Expanding the boundaries of the stateEdit

Combining Shaybanid state has opened up new opportunities to expand its territorial boundaries. In 1584, Abdullah Khan seized Badakhshan and Khorasan in 1588.

In the later period of his reign Abdullah waged war for the conquest of Khorezm. In the years 1593-1594 the country was finally conquered by the troops without a fight Abdullah came to Khiva. Khiva sultans were caught and executed.

Soon soured relations with the Kazakh khans, who learned about the uprising against Abdulmumin Abdullah Khan, in 1598 made a trip to Tashkent. Abdullah Khan, who was forced to go to war with his own son Abdulmumin, prepared a new army, but died before the collision with the Kazakh Chingized who, taking advantage of the situation, took Turkestan, Tashkent, Samarkand and Andijan, but have not been able to take Bukhara.

Foreign policyEdit

During the reign of Abdullah Khan khanate maintained close diplomatic relations with Akbar in India, the Ottoman Empire and the Russian Empire. In a letter dated 1577 Akbar informed Abdullah Khan Uzbek about his intention to expel the Portuguese from India.[10]

Recovered A.Dzhenkinsona-Russian ties soured Bukhara in the early 1580s in connection with the support of Abdullah Khan, his cousin Shaybanids - Siberian Khan Kuchum.

Tribal composition of troopsEdit

Abdullah Khan's army consisted of a detachment of soldiers from various Uzbek tribes: Shirins, Utarchs, Bishyuzs, Jalairs, Keralas, Katagans, Tan-Yaruks, Alchins, Hitays, Bahrin, Naimans, Manghud, Kushchis, Arguns, Mings, Karluks, Kungrats, Tubais (tuvas), etc.[11]

Cultural policiesEdit

Abdullah Khan was not only a talented warrior, but also an outstanding statesman. He cared about strengthening trade ties broad Bukhara (especially with Russia and India), paid great attention to the construction of monumental buildings - madrassahs and khanqahs, shopping malls and caravanserais, reservoirs and bridges.

During the reign of Abdullah Khan II (1557-1598) the architectural ensemble of the Kosh-Madrasah was erected in Bukhara. It consists of two opposing madrassas. First - madrassas Modari Khan, built around 1567 in honor of his mother, Abdullah Khan, the second is the name of Abdullah Khan and was built in 1588–1590 years.

Abdullah Khan is also the patron of education and philanthropist, has surrounded himself with scholars, writers and chroniclers. Court poets and historians have praised him. Among the poets first place belonged Mushfiki - author laudatory odes, lyric poems and epigrams, he was also able diplomat. On behalf of Abdullah Khan Mushfiki was grandiloquent labels for buildings. Court historian Hafiz Tanysh was a rich chronicle of facts "Abdullah-name". Literature continued to develop in Persian, Turkish and part in Arabic.[12] According to the observation of Academician VV Bartold "historical literature when Uzbeks in quality and quantity was even higher than in the previous century."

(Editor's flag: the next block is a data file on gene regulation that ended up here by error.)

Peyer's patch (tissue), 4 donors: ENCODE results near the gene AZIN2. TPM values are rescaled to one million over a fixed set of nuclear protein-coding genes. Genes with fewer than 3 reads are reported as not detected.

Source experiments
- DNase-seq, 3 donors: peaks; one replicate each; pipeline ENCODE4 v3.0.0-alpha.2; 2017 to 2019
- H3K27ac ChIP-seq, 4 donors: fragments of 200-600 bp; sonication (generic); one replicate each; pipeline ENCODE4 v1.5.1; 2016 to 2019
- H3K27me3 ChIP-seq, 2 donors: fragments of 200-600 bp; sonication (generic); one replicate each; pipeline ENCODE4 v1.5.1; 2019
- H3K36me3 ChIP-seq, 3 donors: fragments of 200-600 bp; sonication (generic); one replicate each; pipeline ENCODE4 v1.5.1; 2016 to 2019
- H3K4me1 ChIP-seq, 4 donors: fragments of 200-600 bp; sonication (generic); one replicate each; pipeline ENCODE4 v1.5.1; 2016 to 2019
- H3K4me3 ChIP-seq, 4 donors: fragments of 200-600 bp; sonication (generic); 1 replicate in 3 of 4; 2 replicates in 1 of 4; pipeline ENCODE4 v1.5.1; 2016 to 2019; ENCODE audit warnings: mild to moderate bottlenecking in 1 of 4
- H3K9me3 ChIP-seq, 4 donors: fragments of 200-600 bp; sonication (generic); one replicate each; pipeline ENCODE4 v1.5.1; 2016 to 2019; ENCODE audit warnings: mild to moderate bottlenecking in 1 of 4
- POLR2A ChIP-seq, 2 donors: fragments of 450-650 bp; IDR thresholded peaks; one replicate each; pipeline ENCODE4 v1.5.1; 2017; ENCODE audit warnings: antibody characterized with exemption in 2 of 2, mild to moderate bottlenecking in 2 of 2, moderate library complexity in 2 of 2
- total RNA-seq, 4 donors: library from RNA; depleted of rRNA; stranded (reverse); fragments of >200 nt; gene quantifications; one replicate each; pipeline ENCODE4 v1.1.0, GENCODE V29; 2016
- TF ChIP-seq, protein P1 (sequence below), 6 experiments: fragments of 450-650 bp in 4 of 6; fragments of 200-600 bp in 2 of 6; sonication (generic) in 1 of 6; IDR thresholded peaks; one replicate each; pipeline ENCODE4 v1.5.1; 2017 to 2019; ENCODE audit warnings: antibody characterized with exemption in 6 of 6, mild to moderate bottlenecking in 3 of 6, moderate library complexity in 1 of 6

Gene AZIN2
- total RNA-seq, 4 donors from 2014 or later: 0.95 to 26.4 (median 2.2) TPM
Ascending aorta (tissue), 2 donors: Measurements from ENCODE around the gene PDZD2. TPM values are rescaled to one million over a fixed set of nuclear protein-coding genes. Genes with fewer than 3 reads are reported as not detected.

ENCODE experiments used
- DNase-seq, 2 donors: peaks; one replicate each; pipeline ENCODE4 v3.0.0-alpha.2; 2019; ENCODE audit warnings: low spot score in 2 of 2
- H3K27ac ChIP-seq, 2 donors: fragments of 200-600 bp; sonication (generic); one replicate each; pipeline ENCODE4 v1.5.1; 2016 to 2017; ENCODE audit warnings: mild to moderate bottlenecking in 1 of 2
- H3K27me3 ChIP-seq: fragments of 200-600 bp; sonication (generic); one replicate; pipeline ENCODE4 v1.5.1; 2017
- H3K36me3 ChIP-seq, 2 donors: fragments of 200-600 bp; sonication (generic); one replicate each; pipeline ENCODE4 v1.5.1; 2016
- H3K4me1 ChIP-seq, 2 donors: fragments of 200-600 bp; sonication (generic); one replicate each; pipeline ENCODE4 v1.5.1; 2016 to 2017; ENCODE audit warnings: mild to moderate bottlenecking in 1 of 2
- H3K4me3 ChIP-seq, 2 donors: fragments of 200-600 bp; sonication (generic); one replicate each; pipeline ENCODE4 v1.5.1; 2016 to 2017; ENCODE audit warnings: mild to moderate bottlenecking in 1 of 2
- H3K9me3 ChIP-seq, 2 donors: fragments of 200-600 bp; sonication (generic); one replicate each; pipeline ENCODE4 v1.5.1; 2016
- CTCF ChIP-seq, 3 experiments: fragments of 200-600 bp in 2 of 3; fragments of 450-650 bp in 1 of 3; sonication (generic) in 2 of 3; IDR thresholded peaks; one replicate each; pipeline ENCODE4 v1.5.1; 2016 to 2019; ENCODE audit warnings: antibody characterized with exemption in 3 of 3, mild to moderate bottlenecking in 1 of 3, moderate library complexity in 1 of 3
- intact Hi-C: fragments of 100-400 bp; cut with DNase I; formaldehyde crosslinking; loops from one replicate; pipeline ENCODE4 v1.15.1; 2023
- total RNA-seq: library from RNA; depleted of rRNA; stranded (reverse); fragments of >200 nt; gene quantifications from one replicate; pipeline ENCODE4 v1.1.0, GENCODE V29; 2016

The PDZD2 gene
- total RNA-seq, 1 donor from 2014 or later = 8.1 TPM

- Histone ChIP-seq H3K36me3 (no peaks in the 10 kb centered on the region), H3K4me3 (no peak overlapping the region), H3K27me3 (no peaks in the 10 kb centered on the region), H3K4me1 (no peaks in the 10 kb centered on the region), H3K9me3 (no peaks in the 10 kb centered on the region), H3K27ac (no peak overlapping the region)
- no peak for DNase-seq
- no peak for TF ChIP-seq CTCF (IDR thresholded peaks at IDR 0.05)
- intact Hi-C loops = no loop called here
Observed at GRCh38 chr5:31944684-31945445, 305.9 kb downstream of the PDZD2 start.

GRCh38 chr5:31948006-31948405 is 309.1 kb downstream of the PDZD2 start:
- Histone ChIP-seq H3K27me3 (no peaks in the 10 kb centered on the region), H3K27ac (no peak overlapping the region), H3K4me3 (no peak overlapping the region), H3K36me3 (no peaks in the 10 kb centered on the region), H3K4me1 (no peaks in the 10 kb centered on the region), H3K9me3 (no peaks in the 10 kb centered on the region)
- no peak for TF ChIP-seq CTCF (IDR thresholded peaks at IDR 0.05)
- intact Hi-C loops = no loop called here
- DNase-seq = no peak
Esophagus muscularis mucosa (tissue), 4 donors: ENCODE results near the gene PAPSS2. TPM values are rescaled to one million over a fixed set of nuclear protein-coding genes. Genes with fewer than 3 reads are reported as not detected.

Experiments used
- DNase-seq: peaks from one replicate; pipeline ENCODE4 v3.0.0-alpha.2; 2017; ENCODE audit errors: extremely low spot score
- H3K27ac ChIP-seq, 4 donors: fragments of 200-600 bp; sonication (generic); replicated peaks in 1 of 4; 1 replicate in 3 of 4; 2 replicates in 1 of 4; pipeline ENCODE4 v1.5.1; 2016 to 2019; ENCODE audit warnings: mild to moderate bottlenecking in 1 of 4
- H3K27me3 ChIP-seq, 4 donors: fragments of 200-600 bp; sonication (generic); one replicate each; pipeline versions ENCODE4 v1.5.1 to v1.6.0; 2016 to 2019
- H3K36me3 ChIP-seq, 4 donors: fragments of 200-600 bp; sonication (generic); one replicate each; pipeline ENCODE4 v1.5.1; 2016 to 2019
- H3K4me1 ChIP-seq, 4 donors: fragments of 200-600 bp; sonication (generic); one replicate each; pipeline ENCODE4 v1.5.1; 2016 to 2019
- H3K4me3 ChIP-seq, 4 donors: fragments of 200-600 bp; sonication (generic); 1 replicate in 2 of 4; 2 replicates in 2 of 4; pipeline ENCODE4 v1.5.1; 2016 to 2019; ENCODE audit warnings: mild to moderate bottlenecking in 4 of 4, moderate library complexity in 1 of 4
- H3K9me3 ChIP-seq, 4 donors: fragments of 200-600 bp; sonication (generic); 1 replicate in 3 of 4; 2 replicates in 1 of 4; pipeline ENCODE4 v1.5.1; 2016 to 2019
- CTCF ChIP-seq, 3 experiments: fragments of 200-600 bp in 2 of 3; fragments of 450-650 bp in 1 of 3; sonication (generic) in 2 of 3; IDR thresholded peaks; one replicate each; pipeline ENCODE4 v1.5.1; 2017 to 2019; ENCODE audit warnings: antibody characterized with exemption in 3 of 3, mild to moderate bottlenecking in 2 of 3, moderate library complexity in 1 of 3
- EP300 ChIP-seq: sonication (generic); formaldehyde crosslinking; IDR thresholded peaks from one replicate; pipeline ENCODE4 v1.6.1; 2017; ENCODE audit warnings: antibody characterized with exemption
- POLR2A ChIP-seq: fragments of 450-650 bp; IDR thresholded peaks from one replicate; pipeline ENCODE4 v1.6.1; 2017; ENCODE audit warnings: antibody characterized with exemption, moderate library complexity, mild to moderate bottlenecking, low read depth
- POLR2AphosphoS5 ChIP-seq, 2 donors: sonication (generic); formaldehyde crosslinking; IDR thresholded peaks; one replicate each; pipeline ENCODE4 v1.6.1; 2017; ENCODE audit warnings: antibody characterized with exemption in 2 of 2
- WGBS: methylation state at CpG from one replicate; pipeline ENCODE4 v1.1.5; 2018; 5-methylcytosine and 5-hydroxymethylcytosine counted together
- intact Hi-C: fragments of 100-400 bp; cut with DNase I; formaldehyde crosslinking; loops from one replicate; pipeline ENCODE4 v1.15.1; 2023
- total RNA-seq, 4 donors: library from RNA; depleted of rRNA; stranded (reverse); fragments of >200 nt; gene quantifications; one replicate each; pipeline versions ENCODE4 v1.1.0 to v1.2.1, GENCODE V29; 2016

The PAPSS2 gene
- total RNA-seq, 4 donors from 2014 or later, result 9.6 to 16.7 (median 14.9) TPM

Abdullah Khan II himself wrote poems and left his legacy under the pseudonym "'Avaz Gazi".[13]

DeathEdit

After the death of Abdullah in 1598 the throne passed to his son Abd al-Mumin, but soon began to confuse and he was killed by the rebels, with the death of Abd al-Mumin ended Shaybanids dynasty.

Abdullah Khan was buried at the mausoleum of Bahauddin Naqshbandi near Bukhara.

See alsoEdit

ReferencesEdit

  1. ^ a b The Bukharans: A Dynastic, Diplomatic, and Commercial History, 1550-1702
  2. ^ The Bukharans: A Dynastic, Diplomatic, and Commercial History, 1550-1702 page 46
  3. ^ Barthold, W. (1954). "ʿAbd Allāhb.Iskandar". Encyclopedia of Islam. 1. 
  4. ^ "Шайбаниды". Retrieved 30 November 2014. 
  5. ^ Абусеитова М.Х. (1985). Казахское ханство во второй половине XVI века. Алма-Ата: Академия наук Казахской ССР Институт Истории, Археологии и Этнографии им. Ч. Ч. Валиханова. 
  6. ^ Foltz Richard (1998). Mughal India and Central Asia. Oxford university press. 
  7. ^ Материалы по истории казахских ханств XV-XVIII веков. (Извлечения из персидских и тюркских сочинений). Алма-Ата. 1969. 
  8. ^ "Шейбаниды". Retrieved 30 November 2014. 
  9. ^ Е. А. Давидович (1992). Корпус золотых и серебряных монет Шейбанидов. XVI век. 
  10. ^ Naim R. (1988). Farooqi, Moguls, Ottomans, and Pilgrims: Protecting the Routes to Mecca in the Sixteenth and Seventeenth Centuries. The International History Review. 
  11. ^ Шараф-наме-йи шахи. Хафиз-и Таныш Бухари. 
  12. ^ История народов Узбекистана. 1933. 
  13. ^ А.Эркинов (2001). Синтез номадской и оседлой культур в поэзии Шайбанидского правителя Убайдаллах хана. International journal of Central Asian studies.